19. As Lucky has been threatening to leave American … this Executive Platinum actually did. Status matched to Alaska last month … and just had a delightful first transcon round trip on AS. Upgraded both ways. Delightful FAs who liked their jobs. Two course dinner better than anything on AA in any cabin. Back to the gate to offload unruly passengers (handled very well) and still arrived early both ways. Communication about inop equipment was great … unlike AA captain a week ago who scared passengers with a poorly worded maintenance delay announcement. Good app and website. Generous aspects to the frequent flyer program. Free wifi for T-Mobile customers on GoGo, which AA is ditching. AA has lots to learn.

  20. As others have stated above, quality control monitors need to be anonymous. McDonald’s used to have ‘secret shoppers’ that regularly visited stores within an area to test in-store/lobby and drive-through wait times and whether staff followed procedures such as welcome greeting, repeat-back of order, suggestive sell (i.e. the famous “Would you like fries with that?”), etc. Employees who successfully executed on all service standards received a “Super Streak” pin as a small badge of honor. Maybe AA could something similar.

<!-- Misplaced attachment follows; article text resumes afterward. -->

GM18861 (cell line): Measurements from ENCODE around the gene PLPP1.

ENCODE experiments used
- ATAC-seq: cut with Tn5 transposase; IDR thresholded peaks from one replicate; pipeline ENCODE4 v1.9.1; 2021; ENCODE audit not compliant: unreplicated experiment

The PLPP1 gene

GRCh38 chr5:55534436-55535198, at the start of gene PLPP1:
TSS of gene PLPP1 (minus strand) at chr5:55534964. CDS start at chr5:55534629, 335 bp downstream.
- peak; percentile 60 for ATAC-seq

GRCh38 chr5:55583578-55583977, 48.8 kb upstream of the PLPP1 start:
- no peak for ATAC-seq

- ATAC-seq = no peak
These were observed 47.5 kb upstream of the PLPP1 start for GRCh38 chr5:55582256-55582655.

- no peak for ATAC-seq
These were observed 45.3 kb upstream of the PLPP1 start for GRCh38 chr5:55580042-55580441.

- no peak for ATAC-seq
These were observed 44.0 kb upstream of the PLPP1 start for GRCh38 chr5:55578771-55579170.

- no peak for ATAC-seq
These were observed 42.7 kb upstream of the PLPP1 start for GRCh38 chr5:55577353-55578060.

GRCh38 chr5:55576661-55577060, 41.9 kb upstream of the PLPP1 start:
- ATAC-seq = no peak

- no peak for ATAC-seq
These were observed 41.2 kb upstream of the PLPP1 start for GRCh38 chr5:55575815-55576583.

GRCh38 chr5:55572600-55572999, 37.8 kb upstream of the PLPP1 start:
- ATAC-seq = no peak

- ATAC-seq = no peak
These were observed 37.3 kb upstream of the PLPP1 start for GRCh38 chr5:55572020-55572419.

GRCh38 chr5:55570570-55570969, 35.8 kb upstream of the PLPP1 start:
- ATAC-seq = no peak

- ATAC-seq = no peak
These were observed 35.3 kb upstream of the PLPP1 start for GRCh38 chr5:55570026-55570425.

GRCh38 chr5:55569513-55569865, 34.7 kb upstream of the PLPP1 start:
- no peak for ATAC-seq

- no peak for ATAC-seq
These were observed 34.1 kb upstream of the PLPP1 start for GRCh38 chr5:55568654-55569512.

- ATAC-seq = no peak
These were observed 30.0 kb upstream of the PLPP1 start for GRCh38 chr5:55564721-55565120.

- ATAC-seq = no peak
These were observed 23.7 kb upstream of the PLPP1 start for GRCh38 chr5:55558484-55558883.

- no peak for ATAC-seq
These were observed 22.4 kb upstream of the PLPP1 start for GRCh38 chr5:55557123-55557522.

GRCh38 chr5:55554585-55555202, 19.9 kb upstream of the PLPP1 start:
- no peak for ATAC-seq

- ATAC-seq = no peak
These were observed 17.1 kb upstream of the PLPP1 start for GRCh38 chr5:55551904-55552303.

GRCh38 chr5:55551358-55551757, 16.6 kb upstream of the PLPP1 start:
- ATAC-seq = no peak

21. I’d say to have Quality Analysts instead to observe the whole picture, including service, except they would scream bloody murder over the new 737’s being so horrible.

  22. Love the concepts! Yep AAccountability is important as well as the the ability to attract customers. But for instance even on Eagle flights we don’t get ‘Singapore’ quality attendants.

  23. This is so frustrating to watch these morons who should know how to manage with the pay they are getting. It’s like watching pro wrestling and the good guy always does stupid things. This is utterly simple. Have random people who fly unannounced to the crew who then report on what they saw. Then the crew never knows if one of those people is on the plane at that time and has to be on its toes all the time. That’s what I thought they were doing when I read the headline but of course that would actually work so I guess they don’t want to do that.

  24. There’s nothing controversial IMHO. The problem is the unions. Look at airlines that don’t have FA unions and how much happier and better at service their FAs are!

  25. Let AA die quietly. Service staff are responsible for this Union travesty. Because there is no accountability within the Union umbrella, Admin has no power to make changes. This translates into contempt within FA ranks for any unrest from the passengers. And since these flight staff are certain that no consequences endanger their positions or pensions AA is helpless to fend off this present chokehold.
    Unless some proud members within the Union FA’s stand up and demand new standards of service be imposed on all flight crews,